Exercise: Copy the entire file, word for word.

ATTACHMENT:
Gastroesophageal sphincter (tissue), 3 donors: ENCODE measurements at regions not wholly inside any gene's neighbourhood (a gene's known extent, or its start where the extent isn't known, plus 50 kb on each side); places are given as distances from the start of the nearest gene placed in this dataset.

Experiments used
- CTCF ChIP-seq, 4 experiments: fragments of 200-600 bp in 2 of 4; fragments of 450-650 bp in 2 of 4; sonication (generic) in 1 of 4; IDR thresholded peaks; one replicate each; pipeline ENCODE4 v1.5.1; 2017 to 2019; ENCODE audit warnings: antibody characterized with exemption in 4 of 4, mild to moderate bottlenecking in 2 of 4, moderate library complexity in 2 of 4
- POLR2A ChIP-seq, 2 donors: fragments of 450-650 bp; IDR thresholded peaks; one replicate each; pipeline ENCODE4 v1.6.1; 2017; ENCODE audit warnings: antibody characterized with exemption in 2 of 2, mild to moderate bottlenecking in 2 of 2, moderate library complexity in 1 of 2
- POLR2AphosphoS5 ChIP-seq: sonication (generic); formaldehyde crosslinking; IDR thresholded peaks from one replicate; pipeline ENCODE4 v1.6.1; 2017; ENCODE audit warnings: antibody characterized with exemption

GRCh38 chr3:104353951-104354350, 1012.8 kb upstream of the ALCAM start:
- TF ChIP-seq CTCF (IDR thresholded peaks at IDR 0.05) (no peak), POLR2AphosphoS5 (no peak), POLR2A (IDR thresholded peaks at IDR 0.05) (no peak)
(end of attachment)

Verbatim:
Gastroesophageal sphincter (tissue), 3 donors: ENCODE measurements at regions not wholly inside any gene's neighbourhood (a gene's known extent, or its start where the extent isn't known, plus 50 kb on each side); places are given as distances from the start of the nearest gene placed in this dataset.

Experiments used
- CTCF ChIP-seq, 4 experiments: fragments of 200-600 bp in 2 of 4; fragments of 450-650 bp in 2 of 4; sonication (generic) in 1 of 4; IDR thresholded peaks; one replicate each; pipeline ENCODE4 v1.5.1; 2017 to 2019; ENCODE audit warnings: antibody characterized with exemption in 4 of 4, mild to moderate bottlenecking in 2 of 4, moderate library complexity in 2 of 4
- POLR2A ChIP-seq, 2 donors: fragments of 450-650 bp; IDR thresholded peaks; one replicate each; pipeline ENCODE4 v1.6.1; 2017; ENCODE audit warnings: antibody characterized with exemption in 2 of 2, mild to moderate bottlenecking in 2 of 2, moderate library complexity in 1 of 2
- POLR2AphosphoS5 ChIP-seq: sonication (generic); formaldehyde crosslinking; IDR thresholded peaks from one replicate; pipeline ENCODE4 v1.6.1; 2017; ENCODE audit warnings: antibody characterized with exemption

GRCh38 chr3:104353951-104354350, 1012.8 kb upstream of the ALCAM start:
- TF ChIP-seq CTCF (IDR thresholded peaks at IDR 0.05) (no peak), POLR2AphosphoS5 (no peak), POLR2A (IDR thresholded peaks at IDR 0.05) (no peak)